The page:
Two weeks ago, John F. Kerry, America's peripatetic secretary of State, stopped off in France "to share a hug with all of Paris." In the annals of American diplomacy, Kerry's hug — even with its requisite reference to Gen. John Pershing ("Lafayette, we are here!") and James Taylor flown in from the 1960s to assure Parisians that "You've Got a Friend" — would likely rank with Jimmy Carter's acknowledgment of the "admiration and love" said to define the relationship between the Iranian people and their shah.
In short, it was a moment best forgotten — a vapid, profoundly silly event that is all too emblematic of statecraft in the Obama era. Seldom have well-credentialed and well-meaning people worked so hard to produce so little of substance.
Not one of the signature foreign policy initiatives conceived in President Obama's first term has borne fruit. When it comes to making a fresh start with the Islamic world, responsibly ending the "dumb" war in Iraq (while winning the "necessary" one in Afghanistan), "resetting" U.S.-Russian relations and "pivoting" toward Asia, mark your score card 0 for 4. Kerry's signature initiative in Obama's second term — Israeli-Palestinian peace — has also sadly come to naught.
Yes, the Obama team "got" Osama bin Laden. And it deserves credit for abandoning a counterproductive 50-plus-year-old policy toward Cuba and for signing a promising agreement with China on climate change. That said, the administration's overall record of accomplishment is beyond thin, starting with that first-day-in-the-Oval-Office order to close Guantanamo.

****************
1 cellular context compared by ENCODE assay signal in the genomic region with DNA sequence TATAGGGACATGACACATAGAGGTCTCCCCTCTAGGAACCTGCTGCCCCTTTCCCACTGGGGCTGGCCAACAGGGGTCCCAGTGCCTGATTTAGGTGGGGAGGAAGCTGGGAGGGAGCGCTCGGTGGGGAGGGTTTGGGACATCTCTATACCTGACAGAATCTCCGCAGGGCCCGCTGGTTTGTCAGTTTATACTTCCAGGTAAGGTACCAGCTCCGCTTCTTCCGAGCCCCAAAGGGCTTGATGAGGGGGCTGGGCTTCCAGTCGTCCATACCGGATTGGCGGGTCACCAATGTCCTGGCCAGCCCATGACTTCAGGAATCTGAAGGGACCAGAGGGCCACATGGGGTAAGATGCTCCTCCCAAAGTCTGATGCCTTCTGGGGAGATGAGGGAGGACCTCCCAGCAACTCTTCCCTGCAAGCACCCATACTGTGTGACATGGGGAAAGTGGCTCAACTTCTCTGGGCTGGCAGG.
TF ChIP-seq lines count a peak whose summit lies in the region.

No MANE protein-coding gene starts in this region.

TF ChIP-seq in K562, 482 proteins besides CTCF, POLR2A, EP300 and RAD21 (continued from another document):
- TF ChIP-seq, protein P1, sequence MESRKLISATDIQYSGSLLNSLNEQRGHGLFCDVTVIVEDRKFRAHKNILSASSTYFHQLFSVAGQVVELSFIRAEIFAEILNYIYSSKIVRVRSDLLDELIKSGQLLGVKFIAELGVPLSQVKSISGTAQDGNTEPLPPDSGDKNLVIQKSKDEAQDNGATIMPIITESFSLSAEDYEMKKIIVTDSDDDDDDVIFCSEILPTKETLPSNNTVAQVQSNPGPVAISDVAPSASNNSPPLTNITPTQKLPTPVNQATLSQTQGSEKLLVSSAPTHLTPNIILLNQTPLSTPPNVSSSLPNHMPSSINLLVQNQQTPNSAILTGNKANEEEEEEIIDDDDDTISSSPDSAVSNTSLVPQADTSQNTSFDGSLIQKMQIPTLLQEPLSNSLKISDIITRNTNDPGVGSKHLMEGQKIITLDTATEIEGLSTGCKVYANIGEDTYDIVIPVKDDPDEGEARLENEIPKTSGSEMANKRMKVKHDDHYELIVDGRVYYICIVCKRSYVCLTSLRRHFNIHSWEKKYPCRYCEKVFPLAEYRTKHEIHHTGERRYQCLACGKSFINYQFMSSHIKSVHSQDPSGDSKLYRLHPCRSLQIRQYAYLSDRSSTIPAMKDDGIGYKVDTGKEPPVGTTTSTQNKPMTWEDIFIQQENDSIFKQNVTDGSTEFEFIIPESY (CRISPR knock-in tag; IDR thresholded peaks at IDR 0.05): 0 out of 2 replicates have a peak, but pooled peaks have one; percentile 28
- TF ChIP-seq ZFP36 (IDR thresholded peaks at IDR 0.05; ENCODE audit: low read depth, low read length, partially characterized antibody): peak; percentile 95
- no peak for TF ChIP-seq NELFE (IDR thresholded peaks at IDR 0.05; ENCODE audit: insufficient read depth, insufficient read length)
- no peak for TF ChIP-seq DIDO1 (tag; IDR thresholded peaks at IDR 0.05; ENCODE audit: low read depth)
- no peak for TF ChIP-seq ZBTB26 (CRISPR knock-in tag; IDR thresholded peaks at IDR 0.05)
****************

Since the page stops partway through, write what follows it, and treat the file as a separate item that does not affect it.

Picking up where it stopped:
Nor should we expect much in the time that Obama has remaining. Perhaps there is a deal with Iran waiting in the wings, but signs of intellectual exhaustion are distinctly in evidence.
"Where there is no vision," the Hebrew Bible tells us, "the people perish." There's no use pretending: If there's one thing the Obama administration definitely has not got, it's a foreign policy vision.
All of this evokes a sense of unease, even panic, in circles where members of the foreign policy elite congregate. Leslie H. Gelb, former president of the Council on Foreign Relations, recently weighed in with a proposal for fixing the problem: Clean house. Bring in the visionaries.
In addition to offering his own slate of nominees, including several veterans of the storied George W. Bush administration, Gelb suggests regular consultation with Henry Kissinger, Brent Scowcroft, Zbigniew Brzezinski and James A. Baker III. These distinguished warhorses range in age from 84 to 91. By implication, only white males born before World War II are eligible for induction into the ranks of the Truly Wise Men.
At best, Gelb's got it half right. When it comes to foreign policy, this president has indeed demonstrated a knack for surrounding himself with lackluster lieutenants. That statement applies equally to national security advisor Susan Rice (and her predecessor), to Kerry (and his predecessor) and to incoming Pentagon chief Ashton Carter (and his predecessor).
They are all "seasoned" — in Washington, a euphemism for bland, conventional and utterly unimaginative. But a serious conception of where the world is heading and what that implies for basic U.S. policy? Individually and collectively, they are without a clue.